“Do I look OK?” I ask, fastening the clasp on my necklace, and turning to face Oliver.
After a desperate couple of hours yesterday in Macy’s, I’d bought a lipstick red, off-the-shoulder dress to wear to tonight’s torturous party. Now I’m zipped into it, I’m pleasantly surprised at how I look. You know, considering I’ve had twins and everything this year.
And while red isn’t normally my colour, I’m damned if I’m going to a party where Melissa will be acting like a tramp and flirting with Oliver while her real clandestine lover makes speeches about “proactively engaging interdependent results” or some such corporate-speak nonsense, and the other wives whisper and point and stock up on gossip for their next coffee morning.
No. If anyone’s going to play the tramp around Oliver, it’s me.
Oliver looks me up and down, apparently agreeing that this dress is an improvement on my usual uniform of jeans and T-shirt, and gives me a leer that suggests our evening won’t be over when the party finishes.
“You look fabulous,” he says. “You never get any older, did you know that?”
No, I didn’t. Inside, I feel ancient; withered beyond my years after the ups and downs of the last eighteen months, and the last six in particular, but nevertheless, it’s good to hear that I carry Life’s burden well on the outside. Even if it means a heart attack from built-up stress farther down the road, at least I will die looking good.
Downstairs, I hand a fussy, teething George to Maggie, who is babysitting tonight.
“You go off and have fun, both of you,” she says. “It’s pleasure and not business, isn’t it?”
Oliver pulls a face.
“Depends how you look at it. I’d rather go and see the new Bond film, to be honest.”
You and me both, Oliver. In fact, I’d rather lie down in the road and be run over by a slow-moving truck.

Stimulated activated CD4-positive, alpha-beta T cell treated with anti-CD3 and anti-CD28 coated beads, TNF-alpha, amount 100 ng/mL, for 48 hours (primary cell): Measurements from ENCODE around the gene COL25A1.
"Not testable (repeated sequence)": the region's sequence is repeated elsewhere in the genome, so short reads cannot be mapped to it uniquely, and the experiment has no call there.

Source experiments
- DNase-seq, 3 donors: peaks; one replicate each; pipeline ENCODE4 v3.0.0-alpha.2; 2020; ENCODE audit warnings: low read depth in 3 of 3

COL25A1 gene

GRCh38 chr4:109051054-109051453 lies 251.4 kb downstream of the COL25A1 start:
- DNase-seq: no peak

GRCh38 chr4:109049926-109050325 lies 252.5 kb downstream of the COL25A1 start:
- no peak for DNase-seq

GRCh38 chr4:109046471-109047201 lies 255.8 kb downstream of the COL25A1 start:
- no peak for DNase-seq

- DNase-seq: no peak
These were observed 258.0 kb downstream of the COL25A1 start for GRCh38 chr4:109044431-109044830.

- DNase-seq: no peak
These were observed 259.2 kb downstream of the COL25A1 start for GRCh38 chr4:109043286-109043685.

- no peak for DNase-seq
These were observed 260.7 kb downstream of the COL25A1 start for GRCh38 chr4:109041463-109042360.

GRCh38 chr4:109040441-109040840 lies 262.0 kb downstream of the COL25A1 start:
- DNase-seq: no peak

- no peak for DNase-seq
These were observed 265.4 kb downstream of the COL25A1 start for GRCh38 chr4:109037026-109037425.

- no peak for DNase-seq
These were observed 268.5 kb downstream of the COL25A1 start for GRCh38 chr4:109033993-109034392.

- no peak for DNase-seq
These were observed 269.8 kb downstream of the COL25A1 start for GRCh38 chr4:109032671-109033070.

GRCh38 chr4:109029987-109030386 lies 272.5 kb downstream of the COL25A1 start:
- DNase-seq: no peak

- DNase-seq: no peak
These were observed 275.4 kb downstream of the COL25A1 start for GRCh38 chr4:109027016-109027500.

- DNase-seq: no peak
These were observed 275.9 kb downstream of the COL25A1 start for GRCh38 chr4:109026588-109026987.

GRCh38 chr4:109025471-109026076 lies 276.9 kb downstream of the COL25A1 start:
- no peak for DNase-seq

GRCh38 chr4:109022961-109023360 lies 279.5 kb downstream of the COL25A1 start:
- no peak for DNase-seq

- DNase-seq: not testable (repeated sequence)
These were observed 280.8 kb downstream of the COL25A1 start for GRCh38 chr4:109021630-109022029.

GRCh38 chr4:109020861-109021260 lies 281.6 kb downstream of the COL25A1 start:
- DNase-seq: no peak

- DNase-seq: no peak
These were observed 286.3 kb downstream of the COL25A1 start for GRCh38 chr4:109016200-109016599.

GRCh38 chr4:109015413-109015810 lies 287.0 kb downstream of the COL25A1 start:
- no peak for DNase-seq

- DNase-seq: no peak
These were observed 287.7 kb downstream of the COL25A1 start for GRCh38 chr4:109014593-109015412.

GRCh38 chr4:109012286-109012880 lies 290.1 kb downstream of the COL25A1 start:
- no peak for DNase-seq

“We know everyone there, though,” Oliver goes on. “That makes it less of an ordeal. And it’s at the Golf Club, so the food should be good.”
Yes, I know everyone. Let’s see…Anita, Julia. Caroline. Caroline’s husband Terry, the boss, who’s offered Oliver a job (the one I’m not supposed to know about) as a bribe because, if my womanly intuition is correct, Oliver knows something about Terry’s antics with Melissa, who is also coming to the party.
No, Oliver’s right. It won’t be an ordeal. It will be a minefield. No matter how good the food is, I’d better not drink too much and tread on any mines.
“Take no notice of him,” I say to Maggie. “We’ll have a lot of fun.”
She looks at me, a little frown on her face.
Maggie always knows when I’m lying.
* * *
“You stayed near Bath, right?” Anita asks me. “How was it?”
We’re at the Golf Club just outside Woodhaven, the posh one where Oliver takes his customers when they visit. This function room is trying to be Upper Class Olde English and failing miserably.They’ve got the horse prints right, but the carpet would look more at home in a cinema foyer. Also, Upper Class Olde English would never, ever fix fake beams on a popcorn ceiling.
I hold a glass of Pinot Grigio in one hand and a paper plate of appetizers in the other, feeling light-headed already, despite my earlier vow not to drink too much. It’s so much easier to take a sip of wine than it is to gracefully negotiate dim sum towards my mouth.
There’s definitely a gap in the market for quality liquidized hors d’oeuvres. Baby food shots for adults. Pureed Peas and Sun-Dried Tomatoes with Pernod. Avocado and Duck Coulis with Cointreau. That kind of thing. Come on — it’s no worse than pineapple and cheese on a stick, is it?
“Oh, you know.” I shrug. “English. Cold, wet. Full of people with fixed opinions of life in the USA because they once spent a week in Florida.”
After a few days of our English vacation, I realised I was no longer quite one of “them”. “Home” wasn’t where I used to think it was. I’m not sure when it happened, exactly. Perhaps it was the evening when I had to concentrate on the accents on TV, used as I was to a nasal New England voice reading the news. Or perhaps it was when someone in the pub started to criticise “the bloody Yanks” and I couldn’t stop my rage rising, or myself from rushing to America’s defence. It’s the nearest I’ve ever got to being in a bar fight.
But, somewhere, I’d changed. That much I knew.
“And how about–” Anita moves in closer so that our plates of dim sum overlap. “How about you and Oliver?”
I deliberately misunderstand her.
“Oh, Oliver had a great time in England. We’ve never been to that part of the world before. It was spoilt a bit because his mother turned up early, but then mine couldn’t make it because she and my dad caught flu, and –”
I look around the room. Where is Oliver? He’d been nearby when Anita first started talking to me.
Anita leans in even closer.
“Don’t look now,” she whispers. “But Melissa Harvey Connor just arrived. She’s wearing a dress exactly like yours.”
© 2012 Kate Allison